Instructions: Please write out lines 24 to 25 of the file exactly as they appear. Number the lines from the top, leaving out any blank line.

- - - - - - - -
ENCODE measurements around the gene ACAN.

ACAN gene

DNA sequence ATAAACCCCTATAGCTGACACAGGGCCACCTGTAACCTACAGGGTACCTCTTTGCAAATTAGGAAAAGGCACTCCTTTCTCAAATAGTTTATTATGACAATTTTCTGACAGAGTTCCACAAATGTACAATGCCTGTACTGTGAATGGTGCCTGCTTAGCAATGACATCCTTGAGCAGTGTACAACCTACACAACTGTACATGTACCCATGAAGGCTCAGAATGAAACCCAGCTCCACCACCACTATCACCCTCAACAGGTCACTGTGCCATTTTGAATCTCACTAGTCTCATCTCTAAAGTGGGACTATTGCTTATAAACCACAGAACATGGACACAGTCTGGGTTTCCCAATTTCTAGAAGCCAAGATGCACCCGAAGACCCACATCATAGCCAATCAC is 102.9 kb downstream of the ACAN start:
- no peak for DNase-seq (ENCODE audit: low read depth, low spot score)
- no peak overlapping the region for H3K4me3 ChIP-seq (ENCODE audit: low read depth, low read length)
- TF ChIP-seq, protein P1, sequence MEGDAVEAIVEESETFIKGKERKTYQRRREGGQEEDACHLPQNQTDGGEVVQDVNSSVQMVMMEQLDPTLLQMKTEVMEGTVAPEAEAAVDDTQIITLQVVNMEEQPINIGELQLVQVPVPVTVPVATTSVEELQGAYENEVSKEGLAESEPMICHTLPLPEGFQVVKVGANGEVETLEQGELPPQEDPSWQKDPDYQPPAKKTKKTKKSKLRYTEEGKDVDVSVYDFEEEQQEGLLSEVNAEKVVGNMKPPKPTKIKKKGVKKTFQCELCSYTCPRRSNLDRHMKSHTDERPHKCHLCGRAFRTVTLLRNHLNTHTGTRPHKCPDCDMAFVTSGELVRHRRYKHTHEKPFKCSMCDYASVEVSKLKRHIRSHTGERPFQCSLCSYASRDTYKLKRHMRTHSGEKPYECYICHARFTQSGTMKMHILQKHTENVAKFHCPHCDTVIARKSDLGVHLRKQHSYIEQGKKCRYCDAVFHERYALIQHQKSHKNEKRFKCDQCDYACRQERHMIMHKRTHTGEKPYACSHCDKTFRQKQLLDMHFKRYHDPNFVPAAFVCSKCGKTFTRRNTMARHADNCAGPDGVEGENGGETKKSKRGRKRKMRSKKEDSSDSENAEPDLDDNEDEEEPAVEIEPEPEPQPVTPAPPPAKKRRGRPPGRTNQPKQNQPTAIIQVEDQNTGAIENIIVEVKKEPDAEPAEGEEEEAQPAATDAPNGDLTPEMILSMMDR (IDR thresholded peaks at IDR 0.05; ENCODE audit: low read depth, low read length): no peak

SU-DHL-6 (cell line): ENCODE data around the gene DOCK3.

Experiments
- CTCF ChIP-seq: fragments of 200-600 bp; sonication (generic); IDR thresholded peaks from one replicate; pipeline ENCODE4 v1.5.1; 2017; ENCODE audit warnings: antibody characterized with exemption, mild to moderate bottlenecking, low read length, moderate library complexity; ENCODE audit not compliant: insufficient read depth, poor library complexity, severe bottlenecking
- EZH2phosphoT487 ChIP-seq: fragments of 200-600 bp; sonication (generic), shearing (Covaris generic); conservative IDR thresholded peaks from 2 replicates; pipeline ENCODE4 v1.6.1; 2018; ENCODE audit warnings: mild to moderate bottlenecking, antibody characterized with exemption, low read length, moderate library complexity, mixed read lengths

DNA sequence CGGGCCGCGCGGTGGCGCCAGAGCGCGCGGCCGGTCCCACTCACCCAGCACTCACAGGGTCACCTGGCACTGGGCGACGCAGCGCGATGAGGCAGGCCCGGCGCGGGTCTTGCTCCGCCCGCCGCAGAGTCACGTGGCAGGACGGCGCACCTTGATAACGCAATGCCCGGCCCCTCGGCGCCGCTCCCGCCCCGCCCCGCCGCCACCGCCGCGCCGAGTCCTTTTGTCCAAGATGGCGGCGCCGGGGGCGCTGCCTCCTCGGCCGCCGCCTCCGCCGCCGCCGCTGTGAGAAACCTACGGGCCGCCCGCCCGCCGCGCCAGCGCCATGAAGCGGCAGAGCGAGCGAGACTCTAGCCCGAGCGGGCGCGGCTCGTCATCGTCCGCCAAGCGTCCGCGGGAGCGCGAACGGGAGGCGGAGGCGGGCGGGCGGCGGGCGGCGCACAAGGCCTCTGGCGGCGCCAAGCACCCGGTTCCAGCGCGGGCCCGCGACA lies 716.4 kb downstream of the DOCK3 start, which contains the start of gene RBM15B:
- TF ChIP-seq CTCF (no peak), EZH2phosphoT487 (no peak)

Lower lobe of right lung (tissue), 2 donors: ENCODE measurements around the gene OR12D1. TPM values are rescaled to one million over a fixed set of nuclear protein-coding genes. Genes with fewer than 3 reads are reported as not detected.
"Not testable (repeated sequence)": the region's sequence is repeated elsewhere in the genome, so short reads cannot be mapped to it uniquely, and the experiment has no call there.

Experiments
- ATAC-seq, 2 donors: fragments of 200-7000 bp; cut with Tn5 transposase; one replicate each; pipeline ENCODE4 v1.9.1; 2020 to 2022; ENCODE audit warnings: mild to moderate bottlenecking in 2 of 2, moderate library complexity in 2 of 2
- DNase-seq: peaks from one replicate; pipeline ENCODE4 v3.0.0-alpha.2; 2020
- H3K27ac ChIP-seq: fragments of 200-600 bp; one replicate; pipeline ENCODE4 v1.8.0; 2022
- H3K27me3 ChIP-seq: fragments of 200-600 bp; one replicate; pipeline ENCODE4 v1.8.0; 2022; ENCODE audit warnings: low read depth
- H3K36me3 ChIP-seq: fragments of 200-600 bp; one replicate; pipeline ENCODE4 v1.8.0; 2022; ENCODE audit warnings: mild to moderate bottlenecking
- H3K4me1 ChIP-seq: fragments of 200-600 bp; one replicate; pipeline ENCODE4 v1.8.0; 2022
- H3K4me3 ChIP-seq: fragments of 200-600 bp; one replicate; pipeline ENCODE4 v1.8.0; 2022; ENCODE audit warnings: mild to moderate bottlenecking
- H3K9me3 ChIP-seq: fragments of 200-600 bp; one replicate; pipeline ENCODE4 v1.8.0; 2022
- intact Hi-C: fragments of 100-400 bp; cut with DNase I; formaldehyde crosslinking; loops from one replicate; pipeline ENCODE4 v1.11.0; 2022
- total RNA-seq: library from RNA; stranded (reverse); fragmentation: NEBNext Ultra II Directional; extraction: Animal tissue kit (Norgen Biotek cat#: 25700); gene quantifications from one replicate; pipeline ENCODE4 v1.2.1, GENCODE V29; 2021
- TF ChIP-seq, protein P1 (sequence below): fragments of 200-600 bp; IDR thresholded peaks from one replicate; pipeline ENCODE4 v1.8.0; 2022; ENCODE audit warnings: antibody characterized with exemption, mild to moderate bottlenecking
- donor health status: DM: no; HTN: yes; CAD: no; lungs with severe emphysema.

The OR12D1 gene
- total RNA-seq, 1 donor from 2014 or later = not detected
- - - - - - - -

- intact Hi-C: fragments of 100-400 bp; cut with DNase I; formaldehyde crosslinking; loops from one replicate; pipeline ENCODE4 v1.11.0; 2022
- total RNA-seq: library from RNA; stranded (reverse); fragmentation: NEBNext Ultra II Directional; extraction: Animal tissue kit (Norgen Biotek cat#: 25700); gene quantifications from one replicate; pipeline ENCODE4 v1.2.1, GENCODE V29; 2021